Honda Fit 110K - 129K
In the last 20K miles of its life, the Fit has cost us $2,383 more in repairs and maintenance. That included an AC compressor, serpentine belt, starter, alternator, battery (we have had 5 total since it was new by our count) and more brakes and tires. Looking under the hood, we are pretty sure that other than the pistons and connecting rods, the entire thing is new.
Living with a used car comes with a hard choice. Buy new and suffer $3K per year in depreciation plus higher excise tax and insurance costs? Not while "if you ain't rubbing, you ain't driving" nannie is behind the wheel. Anyone who gives a nannie a new car to drive is crazy. Also, we saw light on the horizon. Our Highlander was about to be freed up when a child went away to college. So that's where we are now. The Fit is about to be sold. We hate to see it go. Pretty much every part of it is new now and it runs like a charm. Around town, this car is more fun than 90% of the new test vehicles we get to test. We plan to sell it for below market value and wish the next owner much luck.
Bookkeeping: The Fit had a price new including destination of $15,565 (we paid a bit less). The total cost to maintain and repair it same to about $11K. That is based on our tally of all the receipts, and may not match the totals above exactly. We also have not included the cost of some upkeep we did ourselves, such as the headlight restoration and some minor repairs and things like cabin air filters.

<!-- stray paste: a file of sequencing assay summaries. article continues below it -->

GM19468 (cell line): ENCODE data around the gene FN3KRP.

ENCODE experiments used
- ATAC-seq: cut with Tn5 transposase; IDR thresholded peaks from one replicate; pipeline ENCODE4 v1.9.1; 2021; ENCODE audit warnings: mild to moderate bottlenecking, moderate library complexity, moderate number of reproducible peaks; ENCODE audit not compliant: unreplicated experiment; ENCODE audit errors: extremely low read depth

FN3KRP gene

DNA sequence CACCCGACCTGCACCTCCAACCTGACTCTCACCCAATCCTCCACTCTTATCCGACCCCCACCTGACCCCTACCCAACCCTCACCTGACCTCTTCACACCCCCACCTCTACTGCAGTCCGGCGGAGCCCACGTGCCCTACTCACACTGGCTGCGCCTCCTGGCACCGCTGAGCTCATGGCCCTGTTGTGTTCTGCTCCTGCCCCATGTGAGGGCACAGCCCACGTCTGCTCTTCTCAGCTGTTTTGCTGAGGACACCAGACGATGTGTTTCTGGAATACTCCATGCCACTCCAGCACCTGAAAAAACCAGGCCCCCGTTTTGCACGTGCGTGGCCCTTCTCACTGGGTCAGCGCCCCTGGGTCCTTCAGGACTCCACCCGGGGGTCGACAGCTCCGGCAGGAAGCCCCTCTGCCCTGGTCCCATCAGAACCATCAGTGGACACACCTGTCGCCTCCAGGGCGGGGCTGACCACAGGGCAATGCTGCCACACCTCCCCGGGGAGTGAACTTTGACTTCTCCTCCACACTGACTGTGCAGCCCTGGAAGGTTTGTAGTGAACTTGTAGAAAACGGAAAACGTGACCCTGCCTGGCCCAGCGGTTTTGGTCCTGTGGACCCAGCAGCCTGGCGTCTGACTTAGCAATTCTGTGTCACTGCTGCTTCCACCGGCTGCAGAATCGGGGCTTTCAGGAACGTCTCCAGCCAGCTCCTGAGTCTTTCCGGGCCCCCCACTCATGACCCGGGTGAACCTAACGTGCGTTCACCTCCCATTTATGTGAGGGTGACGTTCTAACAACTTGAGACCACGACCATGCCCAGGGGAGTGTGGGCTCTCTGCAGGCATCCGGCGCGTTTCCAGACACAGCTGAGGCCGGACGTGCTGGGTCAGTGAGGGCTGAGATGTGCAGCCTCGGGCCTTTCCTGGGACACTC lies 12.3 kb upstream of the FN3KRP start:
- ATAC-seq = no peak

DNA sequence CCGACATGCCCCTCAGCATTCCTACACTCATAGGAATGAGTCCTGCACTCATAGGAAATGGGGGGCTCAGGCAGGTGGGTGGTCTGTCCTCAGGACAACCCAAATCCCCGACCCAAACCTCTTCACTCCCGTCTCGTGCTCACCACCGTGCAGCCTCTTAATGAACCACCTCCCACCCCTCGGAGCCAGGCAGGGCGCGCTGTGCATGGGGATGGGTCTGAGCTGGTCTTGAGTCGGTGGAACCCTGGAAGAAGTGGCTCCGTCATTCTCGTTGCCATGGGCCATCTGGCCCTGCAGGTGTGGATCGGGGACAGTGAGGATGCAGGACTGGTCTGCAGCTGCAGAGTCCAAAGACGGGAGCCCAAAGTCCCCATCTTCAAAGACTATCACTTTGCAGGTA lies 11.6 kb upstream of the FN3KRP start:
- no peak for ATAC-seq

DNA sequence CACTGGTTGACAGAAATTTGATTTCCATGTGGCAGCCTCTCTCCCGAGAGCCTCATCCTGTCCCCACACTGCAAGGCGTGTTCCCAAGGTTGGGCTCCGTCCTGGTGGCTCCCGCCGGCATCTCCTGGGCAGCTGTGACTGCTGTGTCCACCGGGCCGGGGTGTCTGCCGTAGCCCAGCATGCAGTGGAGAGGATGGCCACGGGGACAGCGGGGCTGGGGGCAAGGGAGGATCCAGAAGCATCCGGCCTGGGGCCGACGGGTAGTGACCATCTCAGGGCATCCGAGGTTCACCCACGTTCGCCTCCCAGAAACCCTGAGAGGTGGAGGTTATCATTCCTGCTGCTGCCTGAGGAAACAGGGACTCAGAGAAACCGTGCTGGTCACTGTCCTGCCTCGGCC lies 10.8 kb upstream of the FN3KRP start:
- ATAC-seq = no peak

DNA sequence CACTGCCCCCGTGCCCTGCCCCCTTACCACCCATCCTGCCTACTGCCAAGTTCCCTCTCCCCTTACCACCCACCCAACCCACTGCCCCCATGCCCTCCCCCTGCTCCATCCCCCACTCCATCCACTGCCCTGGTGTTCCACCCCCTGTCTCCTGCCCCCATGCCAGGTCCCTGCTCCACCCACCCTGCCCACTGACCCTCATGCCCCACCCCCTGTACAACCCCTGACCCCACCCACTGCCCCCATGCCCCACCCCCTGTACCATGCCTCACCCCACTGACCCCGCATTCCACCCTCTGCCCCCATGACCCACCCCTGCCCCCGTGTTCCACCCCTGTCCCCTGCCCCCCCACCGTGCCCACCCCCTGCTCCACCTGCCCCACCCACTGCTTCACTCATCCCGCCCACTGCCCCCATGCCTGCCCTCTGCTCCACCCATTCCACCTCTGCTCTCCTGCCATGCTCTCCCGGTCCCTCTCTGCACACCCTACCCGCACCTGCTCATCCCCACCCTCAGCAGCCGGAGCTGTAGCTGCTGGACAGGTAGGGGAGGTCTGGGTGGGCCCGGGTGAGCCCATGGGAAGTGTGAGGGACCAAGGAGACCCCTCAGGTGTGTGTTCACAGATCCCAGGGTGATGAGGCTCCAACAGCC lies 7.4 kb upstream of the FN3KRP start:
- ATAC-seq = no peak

John Goreham is a life-long car nut and recovering engineer. John's focus areas are technology, safety, and green vehicles. In the 1990s, he was part of a team that built a solar-electric vehicle from scratch. His was the role of battery thermal control designer. For 20 years he applied his engineering and sales talents in the high tech world and published numerous articles in technical journals such as Chemical Processing Magazine. In 2008 he retired from that career to chase his dream of being an auto writer. In addition to Torque News, John's work has appeared in print in dozens of American newspapers and he provides reviews to many vehicle shopping sites. You can follow John on the Torque News Facebook Page, and view his credentials at Linkedin